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Nuances in meanings of "pride" and "proud" I remember an English was upset with the word 'proud' when I said that he was very proud, saying I was rude. And when I said to another English that English people seemed to have a strong 'pride', he didn't look offended. Is there a difference between proud and pride?
Sep 30, 2018 1:53 AM
Answers · 7
There is no difference in meaning. They are different forms of the same word. I think that the difference is in (a) the opinions of different people, and (b) the fact you were talking about yourself in the first case. English people (as opposed to English speakers) tend to think that it is a little rude to show off your pride. Please note that you need to say 'English people' or 'English speaking people'. 'English' as a noun is the language, not a person.
September 30, 2018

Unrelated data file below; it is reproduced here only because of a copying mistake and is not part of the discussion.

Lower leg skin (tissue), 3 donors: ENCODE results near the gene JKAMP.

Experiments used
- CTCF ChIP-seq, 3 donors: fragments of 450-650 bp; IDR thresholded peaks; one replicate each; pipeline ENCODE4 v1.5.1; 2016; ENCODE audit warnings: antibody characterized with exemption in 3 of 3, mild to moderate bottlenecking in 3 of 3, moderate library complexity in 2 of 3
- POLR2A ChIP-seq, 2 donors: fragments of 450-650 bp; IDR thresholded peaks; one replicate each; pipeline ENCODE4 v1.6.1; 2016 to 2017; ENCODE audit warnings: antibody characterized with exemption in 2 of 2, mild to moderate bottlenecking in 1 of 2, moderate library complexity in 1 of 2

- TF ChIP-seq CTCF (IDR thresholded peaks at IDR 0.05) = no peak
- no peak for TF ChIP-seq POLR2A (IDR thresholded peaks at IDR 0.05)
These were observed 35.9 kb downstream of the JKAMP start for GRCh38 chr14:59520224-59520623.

"You are very proud" can sometimes sound like you are calling the person arrogant. It is possible that this is what he was thinking. Pride on the other hand has more of a complementary feel to it. For example: 'I have a lot of pride in my favorite sports team', or 'We have pride in our country'. So although, yes, they are two forms of the same word, in some situations they can have slightly different feeling to them.
September 30, 2018
Pride means having a feeling of being good and worthy. The adjective is proud. The word pride can be used in a good sense as well as in a bad sense. In a good sense it means having a feeling of self-respect. Source: https://simple.wikipedia.org/wiki/Pride
September 30, 2018
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